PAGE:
Cancer Home > Stem Cell Transplant for Multiple Myeloma
The stem cells that are transplanted for multiple myeloma treatment may be the person's own or they may come from a donor. Some people may need more than one transplant. However, this treatment does allow a person to receive high doses of chemotherapy, radiation therapy, or both. Side effects include an increased risk of infection and bleeding, among other things.
A stem cell transplant for multiple myeloma allows a person to receive high doses of chemotherapy, radiation therapy, or a combination of both. High doses of chemotherapy or radiation therapy destroy both myeloma cells and normal blood cells in the bone marrow. Therefore, people will need healthy stem cells (from a stem cell transplant), which will create new blood cells.
In this procedure, stem cells are transplanted through a flexible tube placed in a large vein in the neck or chest area. Transplants are performed in the hospital, and some people will need more than one.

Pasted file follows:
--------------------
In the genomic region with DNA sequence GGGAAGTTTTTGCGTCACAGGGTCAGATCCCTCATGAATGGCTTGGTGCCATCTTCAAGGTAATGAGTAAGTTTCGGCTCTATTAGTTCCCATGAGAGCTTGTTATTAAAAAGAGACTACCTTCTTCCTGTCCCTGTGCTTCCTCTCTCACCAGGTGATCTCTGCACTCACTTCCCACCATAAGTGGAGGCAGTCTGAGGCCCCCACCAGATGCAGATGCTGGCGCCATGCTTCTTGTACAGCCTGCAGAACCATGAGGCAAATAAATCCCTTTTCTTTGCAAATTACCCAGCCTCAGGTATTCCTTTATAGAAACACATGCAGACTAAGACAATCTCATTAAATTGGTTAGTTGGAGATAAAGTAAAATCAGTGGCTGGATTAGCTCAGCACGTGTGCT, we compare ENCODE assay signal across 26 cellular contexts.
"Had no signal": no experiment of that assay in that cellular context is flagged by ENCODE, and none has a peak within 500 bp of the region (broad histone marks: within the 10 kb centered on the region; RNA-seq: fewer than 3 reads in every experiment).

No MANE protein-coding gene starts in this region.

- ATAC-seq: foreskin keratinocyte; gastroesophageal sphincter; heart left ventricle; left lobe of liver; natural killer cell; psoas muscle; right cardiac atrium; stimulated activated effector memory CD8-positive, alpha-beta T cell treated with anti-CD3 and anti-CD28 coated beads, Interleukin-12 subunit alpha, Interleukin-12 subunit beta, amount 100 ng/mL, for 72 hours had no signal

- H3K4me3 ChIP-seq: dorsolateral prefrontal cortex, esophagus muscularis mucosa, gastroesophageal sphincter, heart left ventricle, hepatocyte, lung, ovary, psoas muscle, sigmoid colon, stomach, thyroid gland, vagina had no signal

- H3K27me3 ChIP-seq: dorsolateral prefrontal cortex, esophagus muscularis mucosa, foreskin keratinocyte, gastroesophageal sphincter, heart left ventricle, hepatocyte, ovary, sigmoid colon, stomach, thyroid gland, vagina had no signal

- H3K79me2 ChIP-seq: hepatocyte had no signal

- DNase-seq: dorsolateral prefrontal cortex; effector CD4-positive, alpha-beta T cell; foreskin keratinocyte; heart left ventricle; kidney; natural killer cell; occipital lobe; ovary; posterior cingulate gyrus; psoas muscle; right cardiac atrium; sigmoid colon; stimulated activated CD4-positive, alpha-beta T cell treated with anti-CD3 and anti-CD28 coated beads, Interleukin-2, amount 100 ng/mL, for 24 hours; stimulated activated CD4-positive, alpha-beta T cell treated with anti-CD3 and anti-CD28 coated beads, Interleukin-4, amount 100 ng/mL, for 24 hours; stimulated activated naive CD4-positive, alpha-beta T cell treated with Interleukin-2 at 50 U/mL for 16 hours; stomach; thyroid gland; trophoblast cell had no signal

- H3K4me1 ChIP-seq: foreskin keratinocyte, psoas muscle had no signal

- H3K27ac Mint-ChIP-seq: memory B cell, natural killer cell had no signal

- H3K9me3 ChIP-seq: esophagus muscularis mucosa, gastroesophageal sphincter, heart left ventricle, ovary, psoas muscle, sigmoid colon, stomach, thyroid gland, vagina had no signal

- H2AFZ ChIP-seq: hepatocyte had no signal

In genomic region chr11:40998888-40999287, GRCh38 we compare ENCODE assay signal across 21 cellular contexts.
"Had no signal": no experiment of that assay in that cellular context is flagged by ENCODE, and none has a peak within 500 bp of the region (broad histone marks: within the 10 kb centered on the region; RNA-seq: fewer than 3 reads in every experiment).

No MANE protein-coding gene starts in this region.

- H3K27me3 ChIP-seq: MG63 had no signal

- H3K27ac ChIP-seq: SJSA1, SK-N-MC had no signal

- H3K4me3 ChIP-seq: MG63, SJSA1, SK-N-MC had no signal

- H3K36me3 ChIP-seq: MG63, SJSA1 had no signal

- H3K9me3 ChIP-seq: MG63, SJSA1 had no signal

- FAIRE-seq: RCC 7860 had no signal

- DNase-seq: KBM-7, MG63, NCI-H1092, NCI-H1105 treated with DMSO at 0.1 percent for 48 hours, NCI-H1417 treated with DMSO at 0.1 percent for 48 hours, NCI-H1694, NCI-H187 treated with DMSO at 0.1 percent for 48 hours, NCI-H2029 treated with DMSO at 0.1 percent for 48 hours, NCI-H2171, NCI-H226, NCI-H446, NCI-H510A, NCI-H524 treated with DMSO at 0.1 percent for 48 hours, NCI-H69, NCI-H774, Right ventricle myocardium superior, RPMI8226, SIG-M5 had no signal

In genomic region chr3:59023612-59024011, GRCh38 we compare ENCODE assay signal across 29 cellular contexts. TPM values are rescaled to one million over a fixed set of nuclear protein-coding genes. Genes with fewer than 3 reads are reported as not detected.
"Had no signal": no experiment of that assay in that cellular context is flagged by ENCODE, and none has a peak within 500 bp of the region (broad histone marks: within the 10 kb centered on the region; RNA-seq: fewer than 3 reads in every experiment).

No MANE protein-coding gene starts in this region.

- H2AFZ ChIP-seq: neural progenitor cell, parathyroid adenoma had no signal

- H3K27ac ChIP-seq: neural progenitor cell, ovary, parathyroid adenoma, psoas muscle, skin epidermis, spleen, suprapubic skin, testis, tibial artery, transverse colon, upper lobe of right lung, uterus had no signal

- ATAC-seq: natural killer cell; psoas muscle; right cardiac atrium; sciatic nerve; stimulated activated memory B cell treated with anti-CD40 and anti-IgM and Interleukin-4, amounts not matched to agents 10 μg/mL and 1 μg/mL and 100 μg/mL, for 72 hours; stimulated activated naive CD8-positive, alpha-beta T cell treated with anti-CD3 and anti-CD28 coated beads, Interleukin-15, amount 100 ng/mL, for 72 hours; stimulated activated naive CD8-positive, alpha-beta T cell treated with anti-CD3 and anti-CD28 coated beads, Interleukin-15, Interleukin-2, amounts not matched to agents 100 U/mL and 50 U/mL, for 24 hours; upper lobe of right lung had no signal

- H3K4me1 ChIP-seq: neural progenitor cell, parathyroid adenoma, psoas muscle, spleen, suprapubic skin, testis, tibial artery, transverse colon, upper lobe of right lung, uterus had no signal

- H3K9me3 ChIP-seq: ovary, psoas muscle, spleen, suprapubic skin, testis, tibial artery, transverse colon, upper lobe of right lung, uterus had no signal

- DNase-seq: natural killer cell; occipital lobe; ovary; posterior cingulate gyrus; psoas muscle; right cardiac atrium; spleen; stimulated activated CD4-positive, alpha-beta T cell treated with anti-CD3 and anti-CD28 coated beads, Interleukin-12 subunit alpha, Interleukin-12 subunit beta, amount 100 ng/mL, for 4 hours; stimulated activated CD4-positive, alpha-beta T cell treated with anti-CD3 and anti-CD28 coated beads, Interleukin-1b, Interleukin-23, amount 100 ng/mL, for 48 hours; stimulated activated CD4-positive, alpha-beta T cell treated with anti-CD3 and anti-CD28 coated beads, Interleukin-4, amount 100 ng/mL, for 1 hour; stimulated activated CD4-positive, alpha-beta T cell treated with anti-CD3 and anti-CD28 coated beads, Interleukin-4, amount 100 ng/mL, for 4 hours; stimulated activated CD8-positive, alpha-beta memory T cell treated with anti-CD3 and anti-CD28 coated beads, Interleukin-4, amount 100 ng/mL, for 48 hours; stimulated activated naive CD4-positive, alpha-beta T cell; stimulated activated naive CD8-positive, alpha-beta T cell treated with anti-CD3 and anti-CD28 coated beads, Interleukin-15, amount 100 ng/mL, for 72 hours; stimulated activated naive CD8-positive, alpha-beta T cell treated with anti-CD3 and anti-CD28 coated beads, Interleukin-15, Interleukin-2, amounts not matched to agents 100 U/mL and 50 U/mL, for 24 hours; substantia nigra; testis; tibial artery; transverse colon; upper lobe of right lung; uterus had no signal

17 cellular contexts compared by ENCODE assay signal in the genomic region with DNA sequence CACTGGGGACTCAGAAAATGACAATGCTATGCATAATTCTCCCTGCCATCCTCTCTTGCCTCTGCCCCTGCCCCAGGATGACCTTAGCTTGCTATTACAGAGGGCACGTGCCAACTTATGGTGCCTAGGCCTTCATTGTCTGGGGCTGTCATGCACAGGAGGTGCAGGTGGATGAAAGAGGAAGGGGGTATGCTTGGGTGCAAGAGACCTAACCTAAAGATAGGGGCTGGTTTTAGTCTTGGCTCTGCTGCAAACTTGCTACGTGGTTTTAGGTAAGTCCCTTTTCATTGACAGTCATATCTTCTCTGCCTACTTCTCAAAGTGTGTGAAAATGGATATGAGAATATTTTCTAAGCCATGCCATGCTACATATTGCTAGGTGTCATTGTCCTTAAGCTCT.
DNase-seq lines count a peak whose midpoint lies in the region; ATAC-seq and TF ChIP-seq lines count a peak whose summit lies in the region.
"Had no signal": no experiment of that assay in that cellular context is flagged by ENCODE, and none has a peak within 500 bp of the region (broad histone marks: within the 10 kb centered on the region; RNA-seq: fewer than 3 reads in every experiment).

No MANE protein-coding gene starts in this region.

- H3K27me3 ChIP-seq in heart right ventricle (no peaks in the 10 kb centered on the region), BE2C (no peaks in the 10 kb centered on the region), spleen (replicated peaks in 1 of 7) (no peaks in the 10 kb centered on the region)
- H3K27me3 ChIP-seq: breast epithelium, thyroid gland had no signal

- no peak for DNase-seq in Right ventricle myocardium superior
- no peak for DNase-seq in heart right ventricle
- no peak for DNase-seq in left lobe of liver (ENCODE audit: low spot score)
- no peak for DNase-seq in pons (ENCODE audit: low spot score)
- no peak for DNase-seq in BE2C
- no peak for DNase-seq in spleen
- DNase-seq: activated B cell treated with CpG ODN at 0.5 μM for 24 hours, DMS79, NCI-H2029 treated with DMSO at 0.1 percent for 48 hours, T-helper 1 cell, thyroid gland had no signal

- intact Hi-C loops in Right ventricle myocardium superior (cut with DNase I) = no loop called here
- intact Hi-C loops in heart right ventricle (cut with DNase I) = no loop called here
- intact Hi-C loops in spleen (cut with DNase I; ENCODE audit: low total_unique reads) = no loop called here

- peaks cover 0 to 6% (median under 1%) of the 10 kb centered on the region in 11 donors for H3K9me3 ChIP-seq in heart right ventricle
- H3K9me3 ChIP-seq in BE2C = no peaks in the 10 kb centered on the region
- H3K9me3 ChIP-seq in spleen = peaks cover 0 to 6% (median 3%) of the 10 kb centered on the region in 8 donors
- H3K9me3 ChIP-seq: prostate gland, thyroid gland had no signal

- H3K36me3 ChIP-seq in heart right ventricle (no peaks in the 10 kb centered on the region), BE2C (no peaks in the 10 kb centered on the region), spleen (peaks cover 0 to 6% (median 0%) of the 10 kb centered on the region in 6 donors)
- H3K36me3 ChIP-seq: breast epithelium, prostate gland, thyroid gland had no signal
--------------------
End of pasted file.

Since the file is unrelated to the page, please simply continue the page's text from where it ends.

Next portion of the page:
Stem cells may come from the affected person or from a donor. Types of transplants include:
- Autologous stem cell transplantation: This type of transplant uses the person's own stem cells. These are removed from the person, treated to kill myeloma cells that may be present, and then frozen and stored. After the person receives high-dose treatment, the stored stem cells are thawed and returned to him or her.
- Allogeneic stem cell transplantation: Sometimes, healthy stem cells from a donor are available. The person's brother, sister, or parent may be the donor, or the stem cells may come from an unrelated donor. Doctors will use blood tests to make sure that the donor's cells match the person's cells.
- Syngeneic stem cell transplantation: This type of stem cell transplant for multiple myeloma uses stem cells from the person's healthy identical twin.